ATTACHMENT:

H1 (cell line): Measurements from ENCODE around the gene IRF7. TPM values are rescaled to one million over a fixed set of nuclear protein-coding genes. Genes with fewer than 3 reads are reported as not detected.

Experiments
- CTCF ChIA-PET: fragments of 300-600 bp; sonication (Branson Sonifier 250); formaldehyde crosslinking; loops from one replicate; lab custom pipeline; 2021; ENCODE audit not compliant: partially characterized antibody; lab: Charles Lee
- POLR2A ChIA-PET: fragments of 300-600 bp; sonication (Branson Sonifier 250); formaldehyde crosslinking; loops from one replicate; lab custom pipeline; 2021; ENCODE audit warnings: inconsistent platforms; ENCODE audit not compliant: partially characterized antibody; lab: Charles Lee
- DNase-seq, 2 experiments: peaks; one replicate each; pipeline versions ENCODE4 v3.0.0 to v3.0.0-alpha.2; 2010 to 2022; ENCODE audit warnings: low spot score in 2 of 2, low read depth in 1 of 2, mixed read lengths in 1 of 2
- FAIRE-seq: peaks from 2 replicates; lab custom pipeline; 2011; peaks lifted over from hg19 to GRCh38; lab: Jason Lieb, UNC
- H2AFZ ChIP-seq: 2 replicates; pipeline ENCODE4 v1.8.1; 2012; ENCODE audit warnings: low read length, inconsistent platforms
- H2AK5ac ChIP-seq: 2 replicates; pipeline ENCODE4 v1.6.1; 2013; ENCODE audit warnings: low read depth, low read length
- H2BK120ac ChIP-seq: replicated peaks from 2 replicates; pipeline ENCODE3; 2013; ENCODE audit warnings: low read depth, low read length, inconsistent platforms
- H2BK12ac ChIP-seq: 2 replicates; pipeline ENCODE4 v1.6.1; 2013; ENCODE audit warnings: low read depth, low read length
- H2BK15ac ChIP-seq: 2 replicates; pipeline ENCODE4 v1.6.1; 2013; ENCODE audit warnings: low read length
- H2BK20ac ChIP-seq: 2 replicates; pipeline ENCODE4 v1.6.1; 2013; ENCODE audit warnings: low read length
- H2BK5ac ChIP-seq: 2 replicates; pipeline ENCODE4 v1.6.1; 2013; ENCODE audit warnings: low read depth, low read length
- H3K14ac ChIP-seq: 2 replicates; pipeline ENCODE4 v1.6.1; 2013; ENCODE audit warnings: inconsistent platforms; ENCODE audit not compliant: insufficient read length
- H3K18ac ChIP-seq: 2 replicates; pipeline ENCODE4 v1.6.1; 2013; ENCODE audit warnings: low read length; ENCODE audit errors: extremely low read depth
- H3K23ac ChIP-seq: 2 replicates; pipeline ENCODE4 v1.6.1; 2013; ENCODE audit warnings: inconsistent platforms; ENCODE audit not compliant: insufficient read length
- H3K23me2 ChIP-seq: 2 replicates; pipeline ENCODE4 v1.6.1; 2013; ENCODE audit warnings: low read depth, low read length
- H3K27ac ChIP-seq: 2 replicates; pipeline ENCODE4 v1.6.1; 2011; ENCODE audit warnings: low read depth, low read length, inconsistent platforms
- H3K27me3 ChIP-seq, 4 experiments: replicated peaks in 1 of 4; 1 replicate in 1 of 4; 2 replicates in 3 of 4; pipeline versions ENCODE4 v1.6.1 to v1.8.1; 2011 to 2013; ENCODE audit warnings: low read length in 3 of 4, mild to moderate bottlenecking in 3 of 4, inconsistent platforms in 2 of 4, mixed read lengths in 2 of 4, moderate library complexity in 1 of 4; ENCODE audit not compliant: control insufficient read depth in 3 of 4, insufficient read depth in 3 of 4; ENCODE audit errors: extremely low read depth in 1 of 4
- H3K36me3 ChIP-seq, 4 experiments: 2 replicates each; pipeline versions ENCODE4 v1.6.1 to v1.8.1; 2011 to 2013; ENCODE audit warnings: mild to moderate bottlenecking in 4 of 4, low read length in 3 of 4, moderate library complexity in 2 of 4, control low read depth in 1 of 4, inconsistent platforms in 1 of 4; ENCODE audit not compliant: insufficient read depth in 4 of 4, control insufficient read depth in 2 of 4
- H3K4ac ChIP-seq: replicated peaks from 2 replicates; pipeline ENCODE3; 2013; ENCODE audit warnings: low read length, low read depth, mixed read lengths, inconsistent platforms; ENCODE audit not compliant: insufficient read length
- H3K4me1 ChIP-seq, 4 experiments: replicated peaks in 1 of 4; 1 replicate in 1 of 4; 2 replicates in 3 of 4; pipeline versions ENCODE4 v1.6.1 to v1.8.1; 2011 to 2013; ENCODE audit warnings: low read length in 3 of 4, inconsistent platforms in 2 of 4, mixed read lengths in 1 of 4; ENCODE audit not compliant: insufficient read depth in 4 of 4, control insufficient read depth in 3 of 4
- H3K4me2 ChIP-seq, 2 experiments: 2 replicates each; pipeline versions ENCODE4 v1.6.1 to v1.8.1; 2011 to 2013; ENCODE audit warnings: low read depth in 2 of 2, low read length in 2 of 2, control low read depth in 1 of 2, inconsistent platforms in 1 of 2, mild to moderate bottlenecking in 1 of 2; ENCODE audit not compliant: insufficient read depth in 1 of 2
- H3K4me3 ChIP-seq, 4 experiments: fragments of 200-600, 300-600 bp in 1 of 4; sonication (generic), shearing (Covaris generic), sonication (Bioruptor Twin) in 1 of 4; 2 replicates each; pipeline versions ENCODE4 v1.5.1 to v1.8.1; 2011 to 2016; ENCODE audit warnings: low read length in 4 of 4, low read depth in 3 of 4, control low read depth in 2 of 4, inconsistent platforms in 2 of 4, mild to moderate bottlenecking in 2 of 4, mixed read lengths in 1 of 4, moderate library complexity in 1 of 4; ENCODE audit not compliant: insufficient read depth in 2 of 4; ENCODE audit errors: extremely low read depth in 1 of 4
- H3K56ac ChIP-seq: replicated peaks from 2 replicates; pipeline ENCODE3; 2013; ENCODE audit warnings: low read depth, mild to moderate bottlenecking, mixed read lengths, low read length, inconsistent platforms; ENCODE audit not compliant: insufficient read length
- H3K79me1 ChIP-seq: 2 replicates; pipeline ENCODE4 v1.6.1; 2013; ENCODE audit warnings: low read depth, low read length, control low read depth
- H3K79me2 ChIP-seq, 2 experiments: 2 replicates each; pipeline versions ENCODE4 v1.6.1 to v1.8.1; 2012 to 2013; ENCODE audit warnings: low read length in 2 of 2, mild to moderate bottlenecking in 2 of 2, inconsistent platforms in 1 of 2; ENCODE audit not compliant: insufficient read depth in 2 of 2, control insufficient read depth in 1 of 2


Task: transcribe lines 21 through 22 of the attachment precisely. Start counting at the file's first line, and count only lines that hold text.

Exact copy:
- H3K4ac ChIP-seq: replicated peaks from 2 replicates; pipeline ENCODE3; 2013; ENCODE audit warnings: low read length, low read depth, mixed read lengths, inconsistent platforms; ENCODE audit not compliant: insufficient read length
- H3K4me1 ChIP-seq, 4 experiments: replicated peaks in 1 of 4; 1 replicate in 1 of 4; 2 replicates in 3 of 4; pipeline versions ENCODE4 v1.6.1 to v1.8.1; 2011 to 2013; ENCODE audit warnings: low read length in 3 of 4, inconsistent platforms in 2 of 4, mixed read lengths in 1 of 4; ENCODE audit not compliant: insufficient read depth in 4 of 4, control insufficient read depth in 3 of 4